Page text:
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Help! My Dog Barks When Somebody Enters the Room

Adrienne is a certified dog trainer and former veterinarian assistant who partners with some of the best veterinarians worldwide.

There steps you can take to try to reduce your dog's barking at home.

There steps you can take to try to reduce your dog's barking at home.

Why Is My Dog Barking at Family and Friends?

Did you recently add a new dog to your home? Has it been barking at your husband, daughter, or son? Did a new boyfriend or girlfriend move in and now your dog is barking at them the moment they enter the house or the room your dog is in? If so, rest assured that you are not alone. Countless dogs are uncomfortable when new people enter their homes!

Even though dogs do not go through divorces or need to balance their checkbooks at the end of the month, changes can still stress them out. Many people assume that dogs that are barking at people who are walking into a room or through a door are doing so because they want to be "in control" of who comes into their perceived "territory." However, behind what looks like a bold dog engaging in territorial aggression is often a fearful dog who simply feels unsafe.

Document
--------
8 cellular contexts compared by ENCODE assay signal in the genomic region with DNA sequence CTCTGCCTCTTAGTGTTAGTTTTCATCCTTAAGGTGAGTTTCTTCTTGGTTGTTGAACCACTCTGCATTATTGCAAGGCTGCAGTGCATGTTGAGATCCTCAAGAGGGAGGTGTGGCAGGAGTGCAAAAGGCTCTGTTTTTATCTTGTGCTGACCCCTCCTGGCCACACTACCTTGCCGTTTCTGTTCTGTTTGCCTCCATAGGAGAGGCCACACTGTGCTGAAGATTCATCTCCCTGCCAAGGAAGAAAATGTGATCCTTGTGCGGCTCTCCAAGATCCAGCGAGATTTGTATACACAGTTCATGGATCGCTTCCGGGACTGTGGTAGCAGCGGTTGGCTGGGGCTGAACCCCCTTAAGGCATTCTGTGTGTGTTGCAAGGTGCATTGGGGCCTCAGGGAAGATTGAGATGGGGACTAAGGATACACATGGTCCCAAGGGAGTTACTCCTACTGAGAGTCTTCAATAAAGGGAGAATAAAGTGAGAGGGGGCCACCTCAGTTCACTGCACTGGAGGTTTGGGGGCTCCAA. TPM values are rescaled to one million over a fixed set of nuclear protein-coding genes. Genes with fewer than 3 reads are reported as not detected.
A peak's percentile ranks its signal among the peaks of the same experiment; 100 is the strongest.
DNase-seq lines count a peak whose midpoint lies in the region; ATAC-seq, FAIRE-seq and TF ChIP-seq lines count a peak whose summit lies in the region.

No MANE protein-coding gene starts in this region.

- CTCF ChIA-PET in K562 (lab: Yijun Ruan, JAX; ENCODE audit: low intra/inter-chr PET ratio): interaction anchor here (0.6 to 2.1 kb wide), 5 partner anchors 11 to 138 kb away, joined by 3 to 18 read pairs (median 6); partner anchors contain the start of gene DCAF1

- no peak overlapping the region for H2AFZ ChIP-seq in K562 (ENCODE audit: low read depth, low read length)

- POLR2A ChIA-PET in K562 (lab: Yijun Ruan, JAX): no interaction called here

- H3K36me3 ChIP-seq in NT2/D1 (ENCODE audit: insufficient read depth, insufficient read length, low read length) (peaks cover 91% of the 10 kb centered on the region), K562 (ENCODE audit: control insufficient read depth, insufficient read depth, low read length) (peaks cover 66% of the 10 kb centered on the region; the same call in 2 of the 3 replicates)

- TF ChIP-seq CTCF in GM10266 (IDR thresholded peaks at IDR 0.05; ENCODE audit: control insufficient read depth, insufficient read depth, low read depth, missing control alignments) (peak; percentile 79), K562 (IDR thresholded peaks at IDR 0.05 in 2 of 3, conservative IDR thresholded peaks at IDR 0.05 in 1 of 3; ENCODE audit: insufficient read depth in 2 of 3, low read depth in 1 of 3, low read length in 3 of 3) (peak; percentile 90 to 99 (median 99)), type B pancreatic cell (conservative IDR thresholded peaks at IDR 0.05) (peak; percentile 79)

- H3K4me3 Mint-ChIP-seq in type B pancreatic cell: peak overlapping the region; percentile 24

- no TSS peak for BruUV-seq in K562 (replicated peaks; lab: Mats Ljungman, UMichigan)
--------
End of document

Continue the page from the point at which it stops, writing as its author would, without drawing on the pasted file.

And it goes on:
Unfortunately, this misinterpretation often makes matters worse. Some people may feel like they "must challenge the dog" by moving into its space and waiting for it to back down. This approach only increases the dog's fear and may make it feel even more motivated to bark/lunge/growl more in the future because this person has now proven to them that they are truly scary and untrustworthy. Not to mention that cornering a fearful dog can result in defensive biting!

When Comfort Zones Are Invaded

The truth is that dogs seek security and peace in the home just as humans do, and there is nothing worse than not being able to relax because a particular person makes dogs uncomfortable and nervous. These dogs may not get the restful sleep they need and they may never really fully relax.